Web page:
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The All-Powerful PM Modi

The lack of a powerful second-rung leadership in the BJP affects the BJP, the institution. State after state goes to elections “under the undisputed leadership of PM Modi”

Photo Credit : PTI

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With the Nitish Kumar-led Janata Dal (United) deciding to join the Narendra Modi-led NDA government, and the AIADMK likely to join the Cabinet, chances are that both the parties would be offered two berths each, as PM Modi effects a Cabinet reshuffle.

With various allies joining the Modi government, the question arises — how much clout do the allies (at the last count, there were at least 30 of them) wield in the Modi regime?

Forget about the allies, how much influence do the leading BJP ministers have in the present regime, for that matter?

While in Gujarat, Modi used to run the state administration with the help of a super-efficient,  and committed, bureaucracy. In Delhi, it is the all-powerful PMO that has come to be seen as the most influential institution, and critics even question ministers’ position in the over-centralised system.

Among the present lot of ministers, Finance and Defence Minister Arun Jaitley remains a Modi confidant. However, the one who is reported to make powerful points often is Nitin Gadkari — who enjoys his prominence, thanks to his proximity to the RSS brass.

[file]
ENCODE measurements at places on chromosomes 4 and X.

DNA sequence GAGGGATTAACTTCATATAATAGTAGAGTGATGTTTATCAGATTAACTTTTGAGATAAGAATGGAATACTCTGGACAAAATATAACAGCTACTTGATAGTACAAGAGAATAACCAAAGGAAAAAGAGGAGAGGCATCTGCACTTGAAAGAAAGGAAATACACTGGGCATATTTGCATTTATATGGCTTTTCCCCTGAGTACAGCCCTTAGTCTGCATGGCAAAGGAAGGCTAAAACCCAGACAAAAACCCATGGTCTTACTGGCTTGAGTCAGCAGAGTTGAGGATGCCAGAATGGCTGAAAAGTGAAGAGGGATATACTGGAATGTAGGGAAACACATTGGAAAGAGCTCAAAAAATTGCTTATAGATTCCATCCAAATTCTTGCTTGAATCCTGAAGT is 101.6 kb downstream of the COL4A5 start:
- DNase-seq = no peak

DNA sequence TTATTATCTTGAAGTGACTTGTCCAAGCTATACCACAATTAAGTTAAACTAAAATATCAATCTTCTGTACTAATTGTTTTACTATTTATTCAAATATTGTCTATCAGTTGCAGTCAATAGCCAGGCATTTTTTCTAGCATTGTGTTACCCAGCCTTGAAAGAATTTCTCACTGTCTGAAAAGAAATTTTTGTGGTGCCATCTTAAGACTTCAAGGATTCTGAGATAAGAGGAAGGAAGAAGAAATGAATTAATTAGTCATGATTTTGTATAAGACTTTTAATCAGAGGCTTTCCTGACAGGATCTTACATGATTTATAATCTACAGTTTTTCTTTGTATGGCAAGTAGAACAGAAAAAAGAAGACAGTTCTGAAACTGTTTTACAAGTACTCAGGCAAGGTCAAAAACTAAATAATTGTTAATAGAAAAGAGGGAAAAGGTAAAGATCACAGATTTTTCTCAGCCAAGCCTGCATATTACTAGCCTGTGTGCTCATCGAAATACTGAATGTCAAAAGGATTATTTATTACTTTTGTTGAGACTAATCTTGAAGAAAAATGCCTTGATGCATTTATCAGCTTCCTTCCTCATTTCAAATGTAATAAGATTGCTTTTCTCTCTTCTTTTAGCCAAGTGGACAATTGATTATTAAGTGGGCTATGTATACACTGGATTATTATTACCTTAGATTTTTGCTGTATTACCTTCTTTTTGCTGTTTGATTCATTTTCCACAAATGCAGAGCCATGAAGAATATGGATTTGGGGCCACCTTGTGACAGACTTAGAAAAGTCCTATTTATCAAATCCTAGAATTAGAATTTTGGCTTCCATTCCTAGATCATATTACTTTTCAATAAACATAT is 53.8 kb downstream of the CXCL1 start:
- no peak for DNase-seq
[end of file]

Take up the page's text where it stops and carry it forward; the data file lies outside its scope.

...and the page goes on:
When I asked a Union Minister if Modi allows them the autonomy they would like, the answer was, “the perception that he is a tough taskmaster is true. He is also a perfectionist and he is well-briefed on issues that matter to us”.

When I asked an ally, Union Minister and Lok Janshakti Party chief Ram Vilas Paswan if Modi allows them the freedom to operate, his answer was interesting – “In the previous regimes, the Cabinet meetings used to be an hour long. Now, they go up to even three hours, because he allows us to have our say.”

Paswan is often in the news. Other allies, be it Ashok Gajapathi Raju, or Harsimrat Kaur Badal, or Ramdas Athawale, or Upendra Kushwaha, on the other hand, have not really stood out by dint of their contributions.

Paswan may be upbeat, but in the Modi regime, the fact is that the constituent allies, and even the ministers, have to play second fiddle.
That is Modi’s strength and weakness as well.

Contrast this all-powerful PMO with the Manmohan Singh regime where an ineffective PMO was overshadowed by the Congress president and many independent-minded ministers — thus inviting the ‘weakest PM’ jibe, and eventually leading to the government’s downfall.

In the present Modi regime, the party and leading ministers are already talking about the next five years — which will usher in a ‘new India’ — implying that a win in the 2019 general elections for Modi is a given.

This has a bigger implication for the allies. With the passage of time, Modi’s (and Amit Shah’s) BJP has consolidated its position at the cost of allies — it has been seen in Maharashtra, Jammu and Kashmir. And perhaps there will be a repeat in Bihar reducing Nitish Kumar — once a powerful challenger to Modi — to a rather insignificant position. In Tamil Nadu, too, the party of the Modi-Shah combine may just have got the platform it needed to grow.

Meanwhile, the lack of a powerful second-rung leadership in the BJP affects the BJP, the institution. State after state goes to elections “under the undisputed leadership of PM Modi”. No wonder, even in municipal elections, the party has to invoke Modi.


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